Growing vs. showing

The other day I was running on a rocky beach during an easy lunch session. A guy stood a few meters out in the water swinging his fishing rod and as we greeted he asked: Isn’t it difficult to run on the loose stones?

My spontaneous answer was: Yes, absolutely, that’s why I’m doing it?

– Aren’t you afraid of tripping or slipping?

– A bit, but I get more and more relaxed for every session I run here.


After a brief discussion about the frequency of char in the waters, I continued and my thoughts wandered from chars and stones to the ability to accept ”poor performance” during training. ”Poor” defined as slow splits, low watts, coming in last after every interval etc. I thought this was a topic relevant to share my thoughts on, and my view is very simple:

”Training sessions are for growing not for showing.”

It’s actually a phrase I use frequently in my role as consultant and trainer with managers and teams. All too often I meet development session participants who do their best to show how great they are – instead of being curious, self-reflecting and eager to grow. The same goes for athletes. An easy swim session becomes a threshold session; a steady run is slowly transformed into an all out sprint session. Not to mention the classic: ”What’s your average speed on your long ride…?” As if overall average speed had anything to do with how well my TRAINING session was accomplished. (I never have average speed shown on my bike computer).

It requires discipline to stay aligned with the purpose off the training, and this challenge can be even bigger in group sessions. After all, it’s quite tempting to turn it up a bit just to see if I can pass my training partner(s). But then thou shalt remember:

”There are no medals awarded after training.”

I think this mind-set is a key contributor to my training efficiency: Relatively low hours input and high performance output – in races that is 😉

I hope you can sense that you grow in your next session, and save the show for your races 🙂 .


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Been there, won that.

Time to share more instead.IM SA Fin DAB

Today a year ago I started the season by finishing Ironman South Africa, African Championship. I had labelled the season Podium Tour 2018. The purpose of this was to inspire me through training and then the race season, from October 2017 when I kicked off the very targeted training towards the Podium Tour with Oscar Olsson as my coach, all the way to Kona.

The dreamed that fuelled my training and guided my priorities was to finish on the podium “in at least some” of the five championships I planned to race. I told Oscar that my vision was “to be capable of beating the AG course record in Kona, 9.16.38”, so that was our inspiring “barrier-breaking dream goal”.

The way the season turned out truly was in line with my wildest dreams (i.e. way beyond my sober expectations).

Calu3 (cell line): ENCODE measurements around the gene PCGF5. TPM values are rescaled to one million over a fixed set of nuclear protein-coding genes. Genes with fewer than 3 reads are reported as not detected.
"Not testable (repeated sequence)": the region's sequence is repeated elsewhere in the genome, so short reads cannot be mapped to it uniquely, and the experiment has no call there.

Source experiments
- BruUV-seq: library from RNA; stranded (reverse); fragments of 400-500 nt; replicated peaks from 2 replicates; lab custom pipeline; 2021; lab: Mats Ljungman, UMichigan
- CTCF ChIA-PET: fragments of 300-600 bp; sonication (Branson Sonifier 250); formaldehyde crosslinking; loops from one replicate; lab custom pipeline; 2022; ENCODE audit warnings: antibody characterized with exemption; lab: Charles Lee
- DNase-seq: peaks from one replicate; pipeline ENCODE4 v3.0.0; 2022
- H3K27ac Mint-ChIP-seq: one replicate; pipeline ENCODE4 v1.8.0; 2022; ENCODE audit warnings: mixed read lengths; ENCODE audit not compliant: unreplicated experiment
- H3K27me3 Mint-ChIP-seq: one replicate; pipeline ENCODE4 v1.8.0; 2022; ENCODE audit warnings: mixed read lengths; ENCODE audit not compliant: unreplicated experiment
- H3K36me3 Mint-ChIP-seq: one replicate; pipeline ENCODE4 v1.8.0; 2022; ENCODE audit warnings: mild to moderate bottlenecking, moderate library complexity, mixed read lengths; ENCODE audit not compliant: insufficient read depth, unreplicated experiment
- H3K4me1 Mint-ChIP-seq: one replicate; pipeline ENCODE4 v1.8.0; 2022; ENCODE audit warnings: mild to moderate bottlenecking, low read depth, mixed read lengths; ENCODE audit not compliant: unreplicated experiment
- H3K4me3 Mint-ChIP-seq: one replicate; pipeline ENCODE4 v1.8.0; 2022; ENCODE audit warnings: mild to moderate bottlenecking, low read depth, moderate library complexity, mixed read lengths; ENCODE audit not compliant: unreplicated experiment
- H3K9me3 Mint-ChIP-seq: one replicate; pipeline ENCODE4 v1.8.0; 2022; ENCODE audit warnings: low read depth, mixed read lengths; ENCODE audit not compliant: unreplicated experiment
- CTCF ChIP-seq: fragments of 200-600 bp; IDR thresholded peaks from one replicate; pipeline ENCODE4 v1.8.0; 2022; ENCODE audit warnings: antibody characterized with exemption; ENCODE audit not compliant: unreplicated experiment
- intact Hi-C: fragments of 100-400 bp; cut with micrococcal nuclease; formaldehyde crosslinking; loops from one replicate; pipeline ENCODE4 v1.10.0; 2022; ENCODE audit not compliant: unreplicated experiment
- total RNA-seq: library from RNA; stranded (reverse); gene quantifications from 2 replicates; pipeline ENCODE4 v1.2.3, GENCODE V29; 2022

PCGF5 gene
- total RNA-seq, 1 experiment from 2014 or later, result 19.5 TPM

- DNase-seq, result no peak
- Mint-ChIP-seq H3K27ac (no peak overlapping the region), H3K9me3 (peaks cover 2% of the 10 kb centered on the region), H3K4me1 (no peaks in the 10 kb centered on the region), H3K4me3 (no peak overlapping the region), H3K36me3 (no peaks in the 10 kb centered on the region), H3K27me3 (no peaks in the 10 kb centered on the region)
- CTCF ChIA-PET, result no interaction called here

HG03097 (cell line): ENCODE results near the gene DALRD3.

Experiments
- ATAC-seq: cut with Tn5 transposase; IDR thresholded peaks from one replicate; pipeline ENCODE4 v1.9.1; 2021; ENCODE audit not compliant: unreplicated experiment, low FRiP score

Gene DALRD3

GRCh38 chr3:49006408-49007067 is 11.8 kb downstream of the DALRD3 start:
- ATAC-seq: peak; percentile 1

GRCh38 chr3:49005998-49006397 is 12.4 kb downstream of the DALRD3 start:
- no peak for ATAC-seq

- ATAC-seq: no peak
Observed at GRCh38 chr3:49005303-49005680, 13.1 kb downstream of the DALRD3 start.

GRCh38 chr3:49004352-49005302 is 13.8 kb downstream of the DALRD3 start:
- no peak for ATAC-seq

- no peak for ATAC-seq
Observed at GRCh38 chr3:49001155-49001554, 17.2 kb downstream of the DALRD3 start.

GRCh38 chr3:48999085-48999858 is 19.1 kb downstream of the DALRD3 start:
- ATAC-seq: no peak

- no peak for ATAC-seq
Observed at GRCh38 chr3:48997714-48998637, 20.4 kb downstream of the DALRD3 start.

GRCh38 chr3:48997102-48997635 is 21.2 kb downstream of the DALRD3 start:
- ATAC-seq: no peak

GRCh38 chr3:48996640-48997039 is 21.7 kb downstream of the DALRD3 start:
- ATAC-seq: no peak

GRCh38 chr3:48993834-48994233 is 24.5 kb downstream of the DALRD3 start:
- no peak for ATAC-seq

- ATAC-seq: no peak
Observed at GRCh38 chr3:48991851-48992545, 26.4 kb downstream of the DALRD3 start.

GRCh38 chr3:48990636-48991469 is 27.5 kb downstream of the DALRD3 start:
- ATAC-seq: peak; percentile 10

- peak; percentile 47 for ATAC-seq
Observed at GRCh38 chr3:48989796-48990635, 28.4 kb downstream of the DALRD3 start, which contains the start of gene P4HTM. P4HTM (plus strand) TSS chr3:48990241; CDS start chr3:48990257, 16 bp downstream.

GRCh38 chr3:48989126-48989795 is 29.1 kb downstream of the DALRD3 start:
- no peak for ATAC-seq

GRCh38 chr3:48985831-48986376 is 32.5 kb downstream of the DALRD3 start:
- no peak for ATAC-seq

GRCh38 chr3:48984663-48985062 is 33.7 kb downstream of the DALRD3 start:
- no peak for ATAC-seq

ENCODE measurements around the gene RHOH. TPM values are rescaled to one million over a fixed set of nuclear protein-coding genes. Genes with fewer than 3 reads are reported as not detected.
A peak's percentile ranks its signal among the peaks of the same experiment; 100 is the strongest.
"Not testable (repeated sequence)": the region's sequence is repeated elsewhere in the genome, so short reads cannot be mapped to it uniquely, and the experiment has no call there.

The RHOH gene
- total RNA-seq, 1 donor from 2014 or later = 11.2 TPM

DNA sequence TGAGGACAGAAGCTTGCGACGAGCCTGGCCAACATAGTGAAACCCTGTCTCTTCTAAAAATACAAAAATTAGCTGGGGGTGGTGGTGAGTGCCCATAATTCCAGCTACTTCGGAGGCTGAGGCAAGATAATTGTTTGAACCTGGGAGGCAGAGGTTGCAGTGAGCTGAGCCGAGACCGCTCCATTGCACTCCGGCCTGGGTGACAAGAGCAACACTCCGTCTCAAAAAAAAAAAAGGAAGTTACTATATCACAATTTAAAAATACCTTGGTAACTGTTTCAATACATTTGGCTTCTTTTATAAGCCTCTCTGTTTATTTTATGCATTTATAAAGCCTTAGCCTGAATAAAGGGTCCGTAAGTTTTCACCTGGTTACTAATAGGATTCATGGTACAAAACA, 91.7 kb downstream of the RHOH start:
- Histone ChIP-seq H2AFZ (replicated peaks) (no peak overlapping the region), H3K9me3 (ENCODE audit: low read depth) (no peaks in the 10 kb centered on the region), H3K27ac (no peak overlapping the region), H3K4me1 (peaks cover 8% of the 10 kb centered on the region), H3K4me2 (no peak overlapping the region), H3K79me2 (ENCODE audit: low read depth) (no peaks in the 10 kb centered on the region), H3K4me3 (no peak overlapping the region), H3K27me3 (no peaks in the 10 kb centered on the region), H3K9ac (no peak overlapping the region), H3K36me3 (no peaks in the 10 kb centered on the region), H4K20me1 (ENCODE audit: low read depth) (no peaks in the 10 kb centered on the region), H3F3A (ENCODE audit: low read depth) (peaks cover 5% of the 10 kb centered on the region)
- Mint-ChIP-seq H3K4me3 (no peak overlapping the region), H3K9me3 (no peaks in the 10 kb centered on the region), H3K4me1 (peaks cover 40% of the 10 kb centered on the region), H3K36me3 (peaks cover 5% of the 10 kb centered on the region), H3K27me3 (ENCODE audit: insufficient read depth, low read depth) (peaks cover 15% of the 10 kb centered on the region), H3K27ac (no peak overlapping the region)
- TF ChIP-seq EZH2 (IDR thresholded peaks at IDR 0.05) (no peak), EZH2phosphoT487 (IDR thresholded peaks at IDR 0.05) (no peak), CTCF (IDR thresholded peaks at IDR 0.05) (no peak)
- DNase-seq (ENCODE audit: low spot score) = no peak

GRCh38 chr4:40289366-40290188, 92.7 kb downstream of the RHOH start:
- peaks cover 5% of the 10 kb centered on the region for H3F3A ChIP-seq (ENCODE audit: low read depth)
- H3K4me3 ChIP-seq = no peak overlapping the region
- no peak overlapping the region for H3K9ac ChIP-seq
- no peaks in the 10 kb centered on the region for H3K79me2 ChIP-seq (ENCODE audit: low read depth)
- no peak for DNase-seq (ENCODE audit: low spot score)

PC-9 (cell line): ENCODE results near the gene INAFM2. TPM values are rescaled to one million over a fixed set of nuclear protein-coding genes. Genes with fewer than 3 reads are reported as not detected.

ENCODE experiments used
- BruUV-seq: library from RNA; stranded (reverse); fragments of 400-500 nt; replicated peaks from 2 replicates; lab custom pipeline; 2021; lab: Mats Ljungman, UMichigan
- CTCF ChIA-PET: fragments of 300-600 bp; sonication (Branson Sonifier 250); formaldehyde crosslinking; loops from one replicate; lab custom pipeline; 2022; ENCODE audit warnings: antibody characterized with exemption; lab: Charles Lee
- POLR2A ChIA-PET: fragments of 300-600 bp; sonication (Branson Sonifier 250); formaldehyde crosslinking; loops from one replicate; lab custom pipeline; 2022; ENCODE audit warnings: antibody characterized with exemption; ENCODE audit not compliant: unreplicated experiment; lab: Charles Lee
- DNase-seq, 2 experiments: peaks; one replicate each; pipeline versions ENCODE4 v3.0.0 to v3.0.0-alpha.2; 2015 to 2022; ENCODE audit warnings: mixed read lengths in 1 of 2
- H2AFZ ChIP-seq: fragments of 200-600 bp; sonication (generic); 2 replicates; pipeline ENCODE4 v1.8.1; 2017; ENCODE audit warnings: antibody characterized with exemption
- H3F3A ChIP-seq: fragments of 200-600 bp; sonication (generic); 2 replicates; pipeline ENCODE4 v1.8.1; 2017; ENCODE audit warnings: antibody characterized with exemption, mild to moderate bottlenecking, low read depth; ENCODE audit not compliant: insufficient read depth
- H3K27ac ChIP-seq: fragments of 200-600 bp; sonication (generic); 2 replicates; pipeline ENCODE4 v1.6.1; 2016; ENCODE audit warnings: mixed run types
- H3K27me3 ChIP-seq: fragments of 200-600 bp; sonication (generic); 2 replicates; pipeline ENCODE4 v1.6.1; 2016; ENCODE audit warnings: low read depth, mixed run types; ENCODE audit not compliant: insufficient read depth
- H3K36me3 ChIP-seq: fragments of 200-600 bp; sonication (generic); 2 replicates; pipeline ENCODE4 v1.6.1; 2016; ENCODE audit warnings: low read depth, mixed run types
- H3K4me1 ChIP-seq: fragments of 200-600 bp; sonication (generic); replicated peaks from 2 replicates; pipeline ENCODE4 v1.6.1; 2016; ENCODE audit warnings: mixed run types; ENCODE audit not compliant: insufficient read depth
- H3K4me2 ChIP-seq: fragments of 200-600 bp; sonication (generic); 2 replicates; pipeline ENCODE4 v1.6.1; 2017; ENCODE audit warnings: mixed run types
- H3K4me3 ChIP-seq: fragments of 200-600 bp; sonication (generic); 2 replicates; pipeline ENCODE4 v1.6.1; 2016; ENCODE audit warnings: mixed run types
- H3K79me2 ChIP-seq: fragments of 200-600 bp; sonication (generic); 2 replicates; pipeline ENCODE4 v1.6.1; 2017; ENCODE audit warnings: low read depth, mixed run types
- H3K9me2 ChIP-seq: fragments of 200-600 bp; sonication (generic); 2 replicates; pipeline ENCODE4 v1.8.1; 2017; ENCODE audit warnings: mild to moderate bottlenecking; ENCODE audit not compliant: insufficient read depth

Now, 2019, as a winner of 70.3 WC in PE and IM WC in Kona last year I’m automatically qualified for the 70.3 WC in Nice and Kona.

But I won’t go there.

Simply because I don’t want to.

Or more accurately, because I don’t feel the true temptation, the surge, the inspiration.

I have no inspiring answer to my  Why-question. Instead I’m more like “been there, won that”.

It has taken me a while to realize and admit to myself that this year I’m more interested in getting back to “feeling strong” and if possible share my experiences with other athletes who want to find their true potential.

This means I’ll have a different approach to my training. My main goal for the race season is to “feel fit and strong” during the Ironman Hamburg in July.

It also means that I hope I’ll able to share a lot of the experience I’ve built over the years. This will be on a “better done than perfect basis” since I’ve realised that otherwise there won’t be more than one or two post quarterly…

And here is the first post in line with this new ambition.

My nutrition plan as I had it written in my iPhone as a preparation for Ironman South Africa last year. I won my AG at a new AG course record (9.18.06) with a 48 min margin to the runner up. And the CR still stands after this years IM SA despite the shortened swim (1.6 k instead of 3.8 k) this year. So, at least it was a success formula for me:

Special thanks to Anders Björkqvist for the video.

Nutrition plan Carl Brümmer IM SA 2018

Aero bottle almost 600 ml ”360” = 85 + 20 g carbs (400ml water + mix >> almost 500 ml for one portion. Fills approx. another 1/4 mixed portion.

1 dl of this to special needs 360 bottle which should be 1 port + 1 dl).  Blue bottle for transportation.

Small 0.5 L Maurten btl behind saddle (lower, less risk it gets kicked off).  160 = 40 g

Large 0.75 L Maurten bottle on frame.  1.5 port 320 = 80 + 40 g (mixed volume> 0.5 l)

A total of about 265 g of carbohydrates at start.

Liquid = about 1.7 litres